It also takes a great deal of skill to be able to tell a lie convincingly and to maintain the lie under cross-examination. Kids need to have a sophisticated ‘theory of mind’ to generate the right content for the lie, they need to be able to hold the lie in memory and simultaneously hold back on telling the truth, and they need to be able to deliver the lie confidently. This requires a high level of cognitive skill.

As kids grow older, they become more sophisticated liars and know where, when and how to tell a lie. So if your child has started to tell lies, rather than viewing this as a reflection of your failure to instil good moral values, understand that your child has actually achieved some important developmental milestones.

When should I be concerned?

First of all, remember that lying IS normal. The following questions are intended to help you consider if your child’s lying is really a problem that you may need to do something about.

How often does your child lie?

Are you reasonably confident that your child intended to tell the lies? How ‘bad’ are the lies? To what extent do they have the potential to hurt others? Do the lies ‘cover up’ activities that it’s really important for you to know about as a parent? For example, getting into trouble at school, cheating or stealing.

I’m still concerned… what can I do about it?

Put simply, lying is more likely to continue if it ‘works’. Figuring out what benefits your child gets from lying can help you to figure out the best approach to address this problem. Often kids lie to get attention from others or to avoid punishment – so do what you can to make sure this doesn’t happen.

The following helpful guidelines have been suggested by Matt Sanders, developer of the Triple P Positive Parenting Programme.

  • Notice when your child tells the truth and make sure you give them lots of praise and positive attention for this.
  • Let your child know that lying is not acceptable and that you expect it to stop. Choose a time when you are feeling calm to chat about it and get onto the lying early – don’t wait until you’re so mad about it that you explode.
  • Explain to your child how their lying affects others. Keep it brief, and avoid getting pulled into an argument. If your child starts making excuses, just repeat your initial description of the problem.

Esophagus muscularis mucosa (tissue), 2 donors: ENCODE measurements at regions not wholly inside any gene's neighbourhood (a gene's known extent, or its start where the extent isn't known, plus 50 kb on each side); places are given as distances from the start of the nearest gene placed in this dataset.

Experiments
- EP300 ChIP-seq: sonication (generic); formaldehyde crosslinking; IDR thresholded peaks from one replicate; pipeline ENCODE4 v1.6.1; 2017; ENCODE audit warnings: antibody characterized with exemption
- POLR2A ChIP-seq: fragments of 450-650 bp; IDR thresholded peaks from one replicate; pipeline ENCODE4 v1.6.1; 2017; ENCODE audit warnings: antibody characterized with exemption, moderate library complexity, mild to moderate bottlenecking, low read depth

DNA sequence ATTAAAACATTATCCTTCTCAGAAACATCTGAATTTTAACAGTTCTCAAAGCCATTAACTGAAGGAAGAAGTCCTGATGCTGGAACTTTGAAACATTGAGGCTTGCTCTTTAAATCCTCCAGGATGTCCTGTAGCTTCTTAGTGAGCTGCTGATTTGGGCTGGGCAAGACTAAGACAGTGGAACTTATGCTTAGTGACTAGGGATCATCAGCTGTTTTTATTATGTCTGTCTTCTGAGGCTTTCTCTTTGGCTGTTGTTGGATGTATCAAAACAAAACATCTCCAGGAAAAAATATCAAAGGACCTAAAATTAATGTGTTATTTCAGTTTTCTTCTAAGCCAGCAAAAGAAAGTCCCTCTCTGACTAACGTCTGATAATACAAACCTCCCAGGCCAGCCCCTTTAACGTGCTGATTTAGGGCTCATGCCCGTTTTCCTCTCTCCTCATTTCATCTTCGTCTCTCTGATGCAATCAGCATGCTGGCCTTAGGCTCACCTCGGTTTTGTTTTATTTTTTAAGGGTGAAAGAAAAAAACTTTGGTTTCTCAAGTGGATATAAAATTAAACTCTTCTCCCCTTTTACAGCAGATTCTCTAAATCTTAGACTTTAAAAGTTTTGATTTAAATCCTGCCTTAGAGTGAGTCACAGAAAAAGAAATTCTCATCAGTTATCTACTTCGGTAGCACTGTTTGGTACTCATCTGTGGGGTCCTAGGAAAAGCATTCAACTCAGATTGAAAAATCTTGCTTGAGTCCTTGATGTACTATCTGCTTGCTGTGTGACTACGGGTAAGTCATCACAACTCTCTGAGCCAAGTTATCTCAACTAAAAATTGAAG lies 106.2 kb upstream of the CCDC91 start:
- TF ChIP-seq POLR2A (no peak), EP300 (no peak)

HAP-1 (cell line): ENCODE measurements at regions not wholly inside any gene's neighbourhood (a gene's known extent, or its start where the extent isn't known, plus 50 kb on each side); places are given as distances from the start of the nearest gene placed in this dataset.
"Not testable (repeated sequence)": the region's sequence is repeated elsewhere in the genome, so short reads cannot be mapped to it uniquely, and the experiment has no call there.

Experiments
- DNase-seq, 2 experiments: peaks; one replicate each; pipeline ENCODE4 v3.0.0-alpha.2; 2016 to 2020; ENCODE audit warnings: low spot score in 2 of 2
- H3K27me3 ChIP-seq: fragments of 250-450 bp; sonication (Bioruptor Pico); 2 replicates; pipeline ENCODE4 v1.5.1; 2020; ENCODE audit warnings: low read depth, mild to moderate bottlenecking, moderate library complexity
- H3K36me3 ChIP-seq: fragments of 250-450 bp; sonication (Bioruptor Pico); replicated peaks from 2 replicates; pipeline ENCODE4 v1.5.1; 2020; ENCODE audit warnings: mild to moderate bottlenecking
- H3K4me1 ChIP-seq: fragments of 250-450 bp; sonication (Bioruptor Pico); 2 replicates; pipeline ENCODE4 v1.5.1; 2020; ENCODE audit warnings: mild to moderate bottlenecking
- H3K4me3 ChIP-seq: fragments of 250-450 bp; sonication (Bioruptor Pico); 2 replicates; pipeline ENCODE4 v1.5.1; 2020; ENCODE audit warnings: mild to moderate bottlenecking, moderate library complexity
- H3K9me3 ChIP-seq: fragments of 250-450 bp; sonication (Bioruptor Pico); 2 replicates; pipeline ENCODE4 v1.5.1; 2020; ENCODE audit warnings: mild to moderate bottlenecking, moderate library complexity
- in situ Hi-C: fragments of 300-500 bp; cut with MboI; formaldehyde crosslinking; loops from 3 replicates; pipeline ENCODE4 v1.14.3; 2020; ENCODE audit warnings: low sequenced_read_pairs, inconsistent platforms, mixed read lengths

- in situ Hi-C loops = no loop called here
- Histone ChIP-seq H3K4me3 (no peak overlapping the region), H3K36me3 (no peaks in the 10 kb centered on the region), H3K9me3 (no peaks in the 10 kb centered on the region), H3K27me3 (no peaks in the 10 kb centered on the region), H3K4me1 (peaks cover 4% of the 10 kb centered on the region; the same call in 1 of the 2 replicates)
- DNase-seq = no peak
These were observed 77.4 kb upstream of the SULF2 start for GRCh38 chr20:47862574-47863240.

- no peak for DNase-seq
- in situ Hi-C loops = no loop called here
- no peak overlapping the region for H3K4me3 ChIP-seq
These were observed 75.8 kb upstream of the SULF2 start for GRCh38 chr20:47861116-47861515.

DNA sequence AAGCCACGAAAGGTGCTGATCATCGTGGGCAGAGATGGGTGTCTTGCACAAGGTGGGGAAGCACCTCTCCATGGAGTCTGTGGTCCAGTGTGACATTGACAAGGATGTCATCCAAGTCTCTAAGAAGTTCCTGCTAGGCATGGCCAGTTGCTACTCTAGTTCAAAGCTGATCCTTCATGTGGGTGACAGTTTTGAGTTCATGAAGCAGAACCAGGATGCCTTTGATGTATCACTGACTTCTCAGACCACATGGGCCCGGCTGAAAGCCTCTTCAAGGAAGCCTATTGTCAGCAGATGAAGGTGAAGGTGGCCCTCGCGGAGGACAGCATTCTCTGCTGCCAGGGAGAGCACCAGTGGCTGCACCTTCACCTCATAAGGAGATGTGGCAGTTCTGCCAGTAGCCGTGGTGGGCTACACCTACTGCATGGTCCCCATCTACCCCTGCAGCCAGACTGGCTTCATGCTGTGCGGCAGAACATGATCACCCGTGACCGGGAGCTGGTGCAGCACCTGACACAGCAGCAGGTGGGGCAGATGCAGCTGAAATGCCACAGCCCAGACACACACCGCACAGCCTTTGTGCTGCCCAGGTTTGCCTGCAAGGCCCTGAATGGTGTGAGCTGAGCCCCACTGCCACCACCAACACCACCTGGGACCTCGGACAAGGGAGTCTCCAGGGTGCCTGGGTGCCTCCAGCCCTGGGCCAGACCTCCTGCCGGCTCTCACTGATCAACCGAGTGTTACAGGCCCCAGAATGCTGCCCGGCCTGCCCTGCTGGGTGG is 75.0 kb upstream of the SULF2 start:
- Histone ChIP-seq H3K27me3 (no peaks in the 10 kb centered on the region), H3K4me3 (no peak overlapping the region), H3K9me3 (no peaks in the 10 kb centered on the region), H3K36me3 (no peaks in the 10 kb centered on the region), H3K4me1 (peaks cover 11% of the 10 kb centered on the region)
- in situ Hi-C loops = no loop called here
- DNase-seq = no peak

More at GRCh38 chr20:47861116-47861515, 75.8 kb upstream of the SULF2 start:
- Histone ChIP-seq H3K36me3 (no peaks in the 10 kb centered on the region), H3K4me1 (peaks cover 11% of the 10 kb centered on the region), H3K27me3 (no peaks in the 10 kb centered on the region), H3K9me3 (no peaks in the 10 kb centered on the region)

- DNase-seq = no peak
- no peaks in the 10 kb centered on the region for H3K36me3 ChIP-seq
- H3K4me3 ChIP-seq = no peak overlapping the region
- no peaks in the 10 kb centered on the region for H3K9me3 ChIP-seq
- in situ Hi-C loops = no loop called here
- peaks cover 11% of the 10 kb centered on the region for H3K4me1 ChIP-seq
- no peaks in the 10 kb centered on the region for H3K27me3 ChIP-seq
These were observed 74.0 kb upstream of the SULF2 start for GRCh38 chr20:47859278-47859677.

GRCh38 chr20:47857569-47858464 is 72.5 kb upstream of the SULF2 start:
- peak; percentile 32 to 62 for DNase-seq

• Create opportunities for your child to tell the truth about things they tend to lie about AND which you can check on BEFORE you ask about them. ‘Did you clean your teeth?’ ‘Have you put your toys away?’
  • If your child is honest, give them praise and positive attention – even if they didn’t do as you asked. If they lie, describe the problem to them and give a consequence that is in proportion to the ‘crime’ for example, remove a privilege or call a time out. Make it clear that the consequence is for lying, not for failing to clean their room, for example.
  • Deal with the problem behaviour separately to the lying, again by describing the problem and giving an appropriate consequence.

If the above pointers don’t work, you might want to grab a parenting self-help book such as Matt Sander’s Every Parent (or borrow one from a library, it’s out of print in the UK) or even discuss it with a psychologist or social worker. For young children, parenting interventions called ‘parent training’ programmes have the strongest evidence base for successfully dealing with lying and other behaviour problems, as recommended in the National Institute for Clinical Excellence (NICE) guidelines.



Jenny Allen is a Lecturer and Clinical Psychologist at the UCL Institute of Education. Jenny conducts research on the causes and treatment of child mental health problems, specifically children with behaviour problems and children with anxiety disorders. She’s very interested in how to use research on child temperament and parenting to improve current treatments for children and families. She’s also obsessed with swing dancing and is still recovering from her excitement over the recent inclusion of Australia in Eurovision.